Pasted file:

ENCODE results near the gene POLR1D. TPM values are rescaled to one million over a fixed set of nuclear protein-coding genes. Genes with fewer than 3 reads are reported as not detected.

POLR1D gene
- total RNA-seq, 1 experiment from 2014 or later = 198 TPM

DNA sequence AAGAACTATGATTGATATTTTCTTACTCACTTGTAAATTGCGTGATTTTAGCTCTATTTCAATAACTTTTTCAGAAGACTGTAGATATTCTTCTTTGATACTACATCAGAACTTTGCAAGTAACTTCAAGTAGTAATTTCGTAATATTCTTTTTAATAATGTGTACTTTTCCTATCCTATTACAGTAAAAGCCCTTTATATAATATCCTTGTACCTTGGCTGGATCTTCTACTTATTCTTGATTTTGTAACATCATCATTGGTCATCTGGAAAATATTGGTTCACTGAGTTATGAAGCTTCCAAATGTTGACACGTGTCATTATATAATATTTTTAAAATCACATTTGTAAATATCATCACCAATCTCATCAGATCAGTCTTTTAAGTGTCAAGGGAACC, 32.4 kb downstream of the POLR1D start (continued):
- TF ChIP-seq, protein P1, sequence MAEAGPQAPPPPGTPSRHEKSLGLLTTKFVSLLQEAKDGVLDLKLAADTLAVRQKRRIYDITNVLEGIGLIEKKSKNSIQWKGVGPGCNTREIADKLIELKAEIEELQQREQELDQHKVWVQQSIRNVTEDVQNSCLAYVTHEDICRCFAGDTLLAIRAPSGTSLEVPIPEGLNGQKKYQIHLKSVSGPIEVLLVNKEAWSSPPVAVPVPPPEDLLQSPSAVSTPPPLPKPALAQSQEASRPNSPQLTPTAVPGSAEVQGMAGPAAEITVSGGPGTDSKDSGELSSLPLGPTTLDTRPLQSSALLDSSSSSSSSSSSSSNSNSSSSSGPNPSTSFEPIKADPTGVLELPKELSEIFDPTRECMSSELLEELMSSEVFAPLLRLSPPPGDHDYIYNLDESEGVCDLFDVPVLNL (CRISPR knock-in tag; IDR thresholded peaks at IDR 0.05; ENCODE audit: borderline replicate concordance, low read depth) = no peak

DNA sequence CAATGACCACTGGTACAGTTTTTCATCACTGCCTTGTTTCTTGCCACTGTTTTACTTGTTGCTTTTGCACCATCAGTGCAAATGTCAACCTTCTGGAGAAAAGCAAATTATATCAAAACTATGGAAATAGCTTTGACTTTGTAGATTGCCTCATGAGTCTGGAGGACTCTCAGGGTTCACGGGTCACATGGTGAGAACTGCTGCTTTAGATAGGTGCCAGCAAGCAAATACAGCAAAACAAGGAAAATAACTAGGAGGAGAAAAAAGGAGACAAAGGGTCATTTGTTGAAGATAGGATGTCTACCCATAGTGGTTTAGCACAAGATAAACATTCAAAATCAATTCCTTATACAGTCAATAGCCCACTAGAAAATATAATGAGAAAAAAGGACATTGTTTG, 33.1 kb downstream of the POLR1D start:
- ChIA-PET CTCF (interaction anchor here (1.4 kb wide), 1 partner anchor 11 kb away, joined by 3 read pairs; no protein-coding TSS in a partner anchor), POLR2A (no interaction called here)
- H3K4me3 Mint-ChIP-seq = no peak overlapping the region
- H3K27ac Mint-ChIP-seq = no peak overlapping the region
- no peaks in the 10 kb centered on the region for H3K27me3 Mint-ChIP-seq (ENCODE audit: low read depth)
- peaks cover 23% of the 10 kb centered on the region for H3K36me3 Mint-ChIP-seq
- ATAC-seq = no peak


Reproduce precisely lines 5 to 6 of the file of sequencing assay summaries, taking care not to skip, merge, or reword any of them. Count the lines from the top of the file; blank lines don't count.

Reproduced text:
- TF ChIP-seq, protein P1, sequence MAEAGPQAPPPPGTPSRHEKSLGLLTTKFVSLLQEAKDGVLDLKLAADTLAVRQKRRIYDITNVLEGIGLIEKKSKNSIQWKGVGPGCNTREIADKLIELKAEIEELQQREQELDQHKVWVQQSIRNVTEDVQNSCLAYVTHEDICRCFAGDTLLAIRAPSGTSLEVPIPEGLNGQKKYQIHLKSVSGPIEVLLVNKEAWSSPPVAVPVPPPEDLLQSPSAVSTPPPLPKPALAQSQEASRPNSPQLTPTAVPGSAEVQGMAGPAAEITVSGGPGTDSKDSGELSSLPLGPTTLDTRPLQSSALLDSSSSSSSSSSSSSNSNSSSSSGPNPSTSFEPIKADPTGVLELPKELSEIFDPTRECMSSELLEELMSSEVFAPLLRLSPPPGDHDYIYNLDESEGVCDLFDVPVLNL (CRISPR knock-in tag; IDR thresholded peaks at IDR 0.05; ENCODE audit: borderline replicate concordance, low read depth) = no peak

DNA sequence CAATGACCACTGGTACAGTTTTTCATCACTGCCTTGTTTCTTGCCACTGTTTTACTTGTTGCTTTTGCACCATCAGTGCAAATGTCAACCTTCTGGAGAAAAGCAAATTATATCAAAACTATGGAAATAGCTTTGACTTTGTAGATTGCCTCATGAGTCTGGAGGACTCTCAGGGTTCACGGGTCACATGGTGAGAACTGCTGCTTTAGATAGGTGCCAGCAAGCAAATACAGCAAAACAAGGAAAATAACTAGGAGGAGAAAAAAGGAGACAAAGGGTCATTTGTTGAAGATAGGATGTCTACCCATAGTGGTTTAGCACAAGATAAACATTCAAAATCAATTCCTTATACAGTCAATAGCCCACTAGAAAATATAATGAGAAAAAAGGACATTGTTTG, 33.1 kb downstream of the POLR1D start: